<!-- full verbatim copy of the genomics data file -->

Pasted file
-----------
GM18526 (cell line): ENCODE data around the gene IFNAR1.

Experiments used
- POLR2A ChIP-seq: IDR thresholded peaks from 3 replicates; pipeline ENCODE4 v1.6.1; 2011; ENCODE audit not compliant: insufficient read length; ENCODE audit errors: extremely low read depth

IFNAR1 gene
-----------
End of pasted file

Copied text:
GM18526 (cell line): ENCODE data around the gene IFNAR1.

Experiments used
- POLR2A ChIP-seq: IDR thresholded peaks from 3 replicates; pipeline ENCODE4 v1.6.1; 2011; ENCODE audit not compliant: insufficient read length; ENCODE audit errors: extremely low read depth

IFNAR1 gene